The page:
The Torture Regime

Ken AshfordWar on Terrorism/TortureLeave a Comment

Todya’s New York Times covers how the Bush Adminstration covered its ass about torture by changing the definition of torture, telling nobody about the change, and then assuring the American public that it wasn’t breaking any laws.  You see, if you get to define the law, then you can’t break it.  That was the shell game.

But if the Times coverage is to long and highbrow for you, I suggest you visit The Rude Pundit, who tells the same story in a more earthy way.

Nah, screw it.  I’ll put the relevant parts up here:

In essence, what that [New York Times] article by Scott Shane, David Johnston, and James Risen said is that conversations went on in the White House and the Justice Department in the United States that went something like this: Bush might say, "Hey, all that fucked-up shit we’ve been doing to prisoners, how much of it can we still do?"

To which some random bloodthirsty Yoo or Addington would say, "Oh, fuck, we can do whatever the fuck we want."

And some plaintive Comey or Goldsmith would say, "Umm, we kinda got treaties and shit, maybe a few laws that might say we should back off."

And some Cheney or, to a lesser extent, Gonzales would say, "Yeah, right, fuck you, Comey or Goldsmith. Yoo or Addington, kick out the enhanced interrogation jams and tell those CIA pussies who wanna know if shit’s legal that we got their backs."

And some sighing Comey or Goldsmith would say, "Uh, not to be all buzzkill, but McCain’s got a hard-on for stoppin’ the waterboardin’. Congress might just put the kibosh on the whole deal."

And some lip-licking Yoo or Addington would say, "Are you fuckin’ kiddin me? Fuck Congress. Imperial presidency, cuntface. Constitution sez the Prez can do whatever the fuck he wants, long as he’s makin’ us safe. And McCain’s a little bitch. He’ll shut the fuck up or Lindsey Graham’ll fuck him in the Senate cloak room."

And some increasingly sad Comey or Goldsmith would say, "Don’t really think the Constitution means that."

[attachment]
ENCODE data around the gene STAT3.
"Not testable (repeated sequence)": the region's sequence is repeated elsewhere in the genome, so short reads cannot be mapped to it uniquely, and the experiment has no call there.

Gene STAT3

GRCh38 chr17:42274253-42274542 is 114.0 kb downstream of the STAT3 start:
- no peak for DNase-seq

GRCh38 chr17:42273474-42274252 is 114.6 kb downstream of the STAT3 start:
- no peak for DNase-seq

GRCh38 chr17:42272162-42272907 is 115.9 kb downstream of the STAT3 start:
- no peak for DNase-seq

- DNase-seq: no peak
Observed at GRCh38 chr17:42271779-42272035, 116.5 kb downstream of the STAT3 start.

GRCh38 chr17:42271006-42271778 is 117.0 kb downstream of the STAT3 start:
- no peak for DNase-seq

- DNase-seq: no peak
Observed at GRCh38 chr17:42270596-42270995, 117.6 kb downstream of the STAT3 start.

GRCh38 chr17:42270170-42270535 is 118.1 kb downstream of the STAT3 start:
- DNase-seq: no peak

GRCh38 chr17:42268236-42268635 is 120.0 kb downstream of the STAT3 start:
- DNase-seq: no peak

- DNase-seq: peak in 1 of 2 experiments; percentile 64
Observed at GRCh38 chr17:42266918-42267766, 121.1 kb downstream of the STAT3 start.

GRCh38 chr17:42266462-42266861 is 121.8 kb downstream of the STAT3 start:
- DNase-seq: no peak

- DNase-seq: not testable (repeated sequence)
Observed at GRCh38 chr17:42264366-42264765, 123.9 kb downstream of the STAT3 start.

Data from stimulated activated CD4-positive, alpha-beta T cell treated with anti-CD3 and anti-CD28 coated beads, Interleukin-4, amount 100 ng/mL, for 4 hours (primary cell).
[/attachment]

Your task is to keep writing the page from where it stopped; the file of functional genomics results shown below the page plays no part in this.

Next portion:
And some Cheney or, to a lesser extent, Gonzales would say, "Dude, dude, you don’t really get this do you? It ain’t just that we get to make up the laws as we go. We get to make our own motherfuckin’ dictionary. Ain’t nothin’ torture ‘less we sez it is."

And some pathetically frustrated Comey or Goldsmith or Ashcroft would say, "Fuck this. I’m out." And leave.

And some Yoo or Addington would be all like, "Woo-hoo. In yer face, motherfuckers."

And some Cheney or, to an even lesser extent, Gonzales would go, "Call the CIA. Tell ’em naked, drownin’, sleepless brown people is a-okay."

And Bush would say, "I’m glad we decided we’re not war criminals"…

The actual words are clearly not accurate, but that’s really how it went down.  For years, the White House line has been "we do not torture" (even today, that’s the line), but the reason they can say that is because they internally (and secretly) define "torture" as anything they want it to mean.  Or, as Sen. Patrick Leahy says:

"It appears that under Attorney General Gonzales they reversed themselves and reinstated a secret regime by, in essence, reinterpreting the law in secret."

Barack Obama:

The secret authorization of brutal interrogations is an outrageous betrayal of our core values, and a grave danger to our security….It’s time to stop telling the American people one thing in public while doing something else in the shadows. No more secret authorization of methods like simulated drowning. When I am president America will once again be the country that stands up to these deplorable tactics. When I am president we won’t work in secret to avoid honoring our laws and Constitution, we will be straight with the American people and true to our values.

Andrew Sullivan:

Perhaps a sudden, panicked decision by the president to use torture after 9/11 is understandable if unforgivable. But the relentless, sustained attempt to make torture  permanent part of the war-powers of the president, even to the point of abusing the law beyond recognition, removes any benefit of the doubt from these people. And they did it all in secret – and lied about it when Abu Ghraib emerged. They upended two centuries of American humane detention and interrogation practices without even letting us know. And the decision to allow one man – the decider – to pre-empt and knowingly distort the rule of law in order to detain and torture anyone he wants – is a function not of conservatism, but of fascism.

There is no doubt – no doubt at all – that these tactics are torture and subject to prosecution as war crimes. We know this because the law is very clear when you don’t have war criminals like AEI’s John Yoo rewriting it to give one man unchecked power. We know this because the very same techniques – hypothermia, long-time standing, beating – and even the very same term "enhanced interrogation techniques" – "verschaerfte Vernehmung" in the original German – were once prosecuted by American forces as war crimes. The perpetrators were the Gestapo. The penalty was death. You can verify the history here.

We have war criminals in the White House. What are we going to do about it?